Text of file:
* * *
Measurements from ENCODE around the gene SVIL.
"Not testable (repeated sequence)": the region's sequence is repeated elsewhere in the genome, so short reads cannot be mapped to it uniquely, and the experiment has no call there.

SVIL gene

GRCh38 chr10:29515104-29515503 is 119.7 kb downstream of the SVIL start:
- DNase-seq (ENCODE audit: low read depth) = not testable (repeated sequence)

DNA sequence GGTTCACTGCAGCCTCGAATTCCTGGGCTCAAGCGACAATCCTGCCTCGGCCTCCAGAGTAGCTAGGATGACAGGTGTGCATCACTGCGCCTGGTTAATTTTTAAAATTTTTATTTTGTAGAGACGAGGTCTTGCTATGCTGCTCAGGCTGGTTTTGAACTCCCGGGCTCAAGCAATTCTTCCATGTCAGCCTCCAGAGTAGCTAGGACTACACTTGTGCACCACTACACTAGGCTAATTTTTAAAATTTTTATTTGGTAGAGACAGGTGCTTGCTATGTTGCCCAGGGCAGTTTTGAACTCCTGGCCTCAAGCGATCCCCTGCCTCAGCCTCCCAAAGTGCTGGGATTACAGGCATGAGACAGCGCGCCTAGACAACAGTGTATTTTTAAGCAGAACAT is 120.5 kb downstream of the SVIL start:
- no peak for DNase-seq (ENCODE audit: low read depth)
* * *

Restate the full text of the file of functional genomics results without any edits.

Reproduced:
Measurements from ENCODE around the gene SVIL.
"Not testable (repeated sequence)": the region's sequence is repeated elsewhere in the genome, so short reads cannot be mapped to it uniquely, and the experiment has no call there.

SVIL gene

GRCh38 chr10:29515104-29515503 is 119.7 kb downstream of the SVIL start:
- DNase-seq (ENCODE audit: low read depth) = not testable (repeated sequence)

DNA sequence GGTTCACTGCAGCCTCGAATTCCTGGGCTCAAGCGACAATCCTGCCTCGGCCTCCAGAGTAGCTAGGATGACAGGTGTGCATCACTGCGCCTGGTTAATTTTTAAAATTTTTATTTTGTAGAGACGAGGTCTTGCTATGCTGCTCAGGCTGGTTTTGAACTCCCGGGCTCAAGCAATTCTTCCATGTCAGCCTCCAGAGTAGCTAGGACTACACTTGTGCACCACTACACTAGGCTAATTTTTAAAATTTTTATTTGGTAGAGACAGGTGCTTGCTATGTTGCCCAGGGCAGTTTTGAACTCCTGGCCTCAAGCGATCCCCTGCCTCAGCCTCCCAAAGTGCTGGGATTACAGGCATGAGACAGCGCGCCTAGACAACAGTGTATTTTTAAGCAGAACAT is 120.5 kb downstream of the SVIL start:
- no peak for DNase-seq (ENCODE audit: low read depth)